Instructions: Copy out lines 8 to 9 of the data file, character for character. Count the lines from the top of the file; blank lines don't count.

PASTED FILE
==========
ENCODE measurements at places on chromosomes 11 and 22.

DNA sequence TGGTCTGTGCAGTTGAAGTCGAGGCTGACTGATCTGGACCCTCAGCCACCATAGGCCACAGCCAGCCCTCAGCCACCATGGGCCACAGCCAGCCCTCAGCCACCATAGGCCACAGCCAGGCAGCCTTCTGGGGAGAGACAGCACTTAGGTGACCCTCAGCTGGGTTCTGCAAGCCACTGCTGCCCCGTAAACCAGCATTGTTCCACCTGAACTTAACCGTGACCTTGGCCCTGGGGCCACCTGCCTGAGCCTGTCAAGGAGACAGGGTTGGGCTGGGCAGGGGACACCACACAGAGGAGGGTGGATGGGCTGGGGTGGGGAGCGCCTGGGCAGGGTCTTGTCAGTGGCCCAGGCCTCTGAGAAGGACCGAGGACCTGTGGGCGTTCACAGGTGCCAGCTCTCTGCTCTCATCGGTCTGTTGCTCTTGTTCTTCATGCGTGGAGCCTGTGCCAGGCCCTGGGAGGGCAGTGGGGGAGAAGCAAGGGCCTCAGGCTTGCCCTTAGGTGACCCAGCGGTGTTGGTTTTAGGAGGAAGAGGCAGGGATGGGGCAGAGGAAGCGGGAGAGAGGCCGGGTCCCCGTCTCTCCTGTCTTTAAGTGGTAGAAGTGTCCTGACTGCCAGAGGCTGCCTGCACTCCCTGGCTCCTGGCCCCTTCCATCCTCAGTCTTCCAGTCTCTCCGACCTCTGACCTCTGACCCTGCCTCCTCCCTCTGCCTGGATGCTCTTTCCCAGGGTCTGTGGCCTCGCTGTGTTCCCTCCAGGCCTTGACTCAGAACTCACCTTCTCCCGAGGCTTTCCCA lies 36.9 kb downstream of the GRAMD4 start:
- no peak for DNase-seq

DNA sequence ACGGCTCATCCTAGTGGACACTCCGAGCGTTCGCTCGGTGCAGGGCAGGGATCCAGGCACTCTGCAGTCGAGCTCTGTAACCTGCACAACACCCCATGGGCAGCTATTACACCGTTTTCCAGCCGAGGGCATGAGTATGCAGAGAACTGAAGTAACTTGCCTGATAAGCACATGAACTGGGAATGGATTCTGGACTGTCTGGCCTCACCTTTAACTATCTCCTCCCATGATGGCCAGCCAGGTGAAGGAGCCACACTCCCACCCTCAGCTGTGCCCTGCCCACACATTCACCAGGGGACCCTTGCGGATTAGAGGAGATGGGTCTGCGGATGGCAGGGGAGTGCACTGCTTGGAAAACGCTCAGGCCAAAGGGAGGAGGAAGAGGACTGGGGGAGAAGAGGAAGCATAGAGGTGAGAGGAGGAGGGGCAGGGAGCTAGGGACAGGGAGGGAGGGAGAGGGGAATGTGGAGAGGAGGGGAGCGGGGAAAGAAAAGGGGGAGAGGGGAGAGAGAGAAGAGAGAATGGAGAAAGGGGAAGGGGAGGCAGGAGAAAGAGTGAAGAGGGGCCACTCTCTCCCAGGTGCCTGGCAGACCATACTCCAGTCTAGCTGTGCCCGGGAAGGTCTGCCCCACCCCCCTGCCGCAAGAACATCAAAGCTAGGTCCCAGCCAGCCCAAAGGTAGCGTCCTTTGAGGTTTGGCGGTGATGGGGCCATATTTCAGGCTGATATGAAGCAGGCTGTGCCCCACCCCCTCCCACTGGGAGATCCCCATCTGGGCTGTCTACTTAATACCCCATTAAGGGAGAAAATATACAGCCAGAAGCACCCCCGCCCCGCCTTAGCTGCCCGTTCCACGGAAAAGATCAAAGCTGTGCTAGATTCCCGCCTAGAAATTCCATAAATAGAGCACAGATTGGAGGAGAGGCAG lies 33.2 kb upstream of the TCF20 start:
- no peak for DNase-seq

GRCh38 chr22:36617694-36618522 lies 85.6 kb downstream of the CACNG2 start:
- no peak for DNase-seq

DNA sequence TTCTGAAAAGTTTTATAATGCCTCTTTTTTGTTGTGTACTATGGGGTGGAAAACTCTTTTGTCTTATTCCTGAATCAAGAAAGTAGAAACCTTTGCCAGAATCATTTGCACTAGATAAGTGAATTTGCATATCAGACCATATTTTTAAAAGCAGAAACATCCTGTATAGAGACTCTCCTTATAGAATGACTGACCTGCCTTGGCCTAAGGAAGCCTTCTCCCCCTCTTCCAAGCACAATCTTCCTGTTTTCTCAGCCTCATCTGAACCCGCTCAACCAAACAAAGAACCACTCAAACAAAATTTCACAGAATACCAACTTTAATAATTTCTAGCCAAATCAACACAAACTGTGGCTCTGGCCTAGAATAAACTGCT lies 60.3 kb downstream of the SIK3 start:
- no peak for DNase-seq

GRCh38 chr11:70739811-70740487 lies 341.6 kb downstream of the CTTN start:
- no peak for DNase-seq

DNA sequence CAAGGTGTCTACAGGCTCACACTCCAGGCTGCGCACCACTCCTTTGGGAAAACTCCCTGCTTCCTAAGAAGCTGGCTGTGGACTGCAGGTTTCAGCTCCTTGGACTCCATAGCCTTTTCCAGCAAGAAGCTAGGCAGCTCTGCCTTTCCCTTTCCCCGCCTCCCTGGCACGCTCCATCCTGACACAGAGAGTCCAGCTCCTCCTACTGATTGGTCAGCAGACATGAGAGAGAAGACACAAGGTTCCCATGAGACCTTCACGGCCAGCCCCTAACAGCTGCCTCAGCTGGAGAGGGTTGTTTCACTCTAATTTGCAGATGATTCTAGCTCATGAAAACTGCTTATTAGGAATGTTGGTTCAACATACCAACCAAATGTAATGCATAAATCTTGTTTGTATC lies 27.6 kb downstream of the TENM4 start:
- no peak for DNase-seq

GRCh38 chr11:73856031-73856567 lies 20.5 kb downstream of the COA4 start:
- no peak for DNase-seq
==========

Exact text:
DNA sequence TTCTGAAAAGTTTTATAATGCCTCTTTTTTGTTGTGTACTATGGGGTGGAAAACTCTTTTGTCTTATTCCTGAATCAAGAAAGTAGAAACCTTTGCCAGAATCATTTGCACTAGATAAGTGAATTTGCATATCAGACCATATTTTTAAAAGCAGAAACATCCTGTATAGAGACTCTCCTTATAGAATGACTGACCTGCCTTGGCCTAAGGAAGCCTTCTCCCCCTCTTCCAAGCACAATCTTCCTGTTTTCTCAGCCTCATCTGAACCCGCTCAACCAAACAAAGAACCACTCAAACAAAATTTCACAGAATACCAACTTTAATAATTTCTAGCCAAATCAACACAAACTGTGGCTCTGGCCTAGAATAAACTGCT lies 60.3 kb downstream of the SIK3 start:
- no peak for DNase-seq